There are many anthropogenic threats to the environment of the Pasvik-Inari region. Mining and metallurgical industry in Pechenga, Russia, harnessing of the Pasvik River for hydropower and climate change all induce changes in the natural environments of the region.
The main emissions source of the area is the Pechenganikel mining and metallurgical industry in Pechenga. Sulfur dioxide and heavy metal emissions have continued since the beginning of the 1930s. Airborne emissions have an impact both on the areas close to the industrial sites and areas farther away as they disperse with the winds. Sewage is a major detriment in certain parts of the Pasvik River downstream from the sources.
Sulfur deposition causes
Acidification means that soil or water bodies are losing their capacity to neutralize (buffer) acidic deposition. Acidifying compounds are deposited with rain as wet deposition or with particles and gases as dry deposition.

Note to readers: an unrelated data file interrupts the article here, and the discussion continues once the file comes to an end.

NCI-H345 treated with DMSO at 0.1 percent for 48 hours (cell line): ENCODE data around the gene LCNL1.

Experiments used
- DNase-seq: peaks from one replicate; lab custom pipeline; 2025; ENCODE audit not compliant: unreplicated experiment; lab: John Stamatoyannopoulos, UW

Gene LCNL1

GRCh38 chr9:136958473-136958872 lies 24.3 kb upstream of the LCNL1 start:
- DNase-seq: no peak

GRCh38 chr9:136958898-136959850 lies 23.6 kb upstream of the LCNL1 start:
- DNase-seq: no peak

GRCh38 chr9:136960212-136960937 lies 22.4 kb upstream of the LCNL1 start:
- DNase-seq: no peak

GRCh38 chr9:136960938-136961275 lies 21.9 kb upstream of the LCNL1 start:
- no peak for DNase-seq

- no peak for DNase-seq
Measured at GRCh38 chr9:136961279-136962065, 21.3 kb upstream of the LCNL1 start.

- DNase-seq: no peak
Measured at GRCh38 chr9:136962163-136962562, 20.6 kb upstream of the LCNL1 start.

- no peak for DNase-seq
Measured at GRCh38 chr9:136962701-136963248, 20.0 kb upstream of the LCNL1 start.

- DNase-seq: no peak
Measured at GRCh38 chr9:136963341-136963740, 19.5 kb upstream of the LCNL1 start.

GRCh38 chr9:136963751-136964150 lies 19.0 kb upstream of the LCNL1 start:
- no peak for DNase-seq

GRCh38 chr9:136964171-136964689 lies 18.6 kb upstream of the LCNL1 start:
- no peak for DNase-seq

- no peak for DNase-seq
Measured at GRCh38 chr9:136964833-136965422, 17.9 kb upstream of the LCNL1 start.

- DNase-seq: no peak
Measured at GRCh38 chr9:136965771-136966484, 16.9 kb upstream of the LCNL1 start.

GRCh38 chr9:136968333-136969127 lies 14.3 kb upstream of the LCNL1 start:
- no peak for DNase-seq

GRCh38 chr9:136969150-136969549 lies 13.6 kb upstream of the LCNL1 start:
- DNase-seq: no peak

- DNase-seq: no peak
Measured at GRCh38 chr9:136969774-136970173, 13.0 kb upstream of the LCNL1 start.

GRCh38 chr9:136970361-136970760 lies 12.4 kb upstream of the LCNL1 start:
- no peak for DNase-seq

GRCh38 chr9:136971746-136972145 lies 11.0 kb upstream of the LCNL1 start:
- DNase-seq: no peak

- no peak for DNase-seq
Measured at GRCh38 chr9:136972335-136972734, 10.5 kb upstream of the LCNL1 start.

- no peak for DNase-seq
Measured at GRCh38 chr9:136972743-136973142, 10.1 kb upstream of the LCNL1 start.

, which has caused substantial changes in some water bodies of the Pasvik-Inari region. Acidification is harmful to many organisms and sensitive species can even disappear completely from lakes which have been affected by acid rain. In the latest years there has been noticeable recovery of some acidified lakes. However, nowadays problems are still caused by toxic heavy metal emissions from the industrial plants. Increased concentrations of nickel, copper and many other heavy metals can be traced back specifically to the Pechenganikel. Heavy metals are extremely harmful to the environment because they are not broken down in the natural processes.
The regulation for hydropower has affected the aquatic environment of both Lake Inari and the Pasvik River. Regulation with seven hydropower plant dams has induced changes in the communities of benthic invertebrates and fish stocks.
In the Pasvik River region the climate change is manifested by an increase in the mean annual air temperatures, growing intensity of this increase and an increase in precipitation, for instance. Climate change has already caused observable changes in the fish community of the Pasvik River and in the future it will impact the region even more.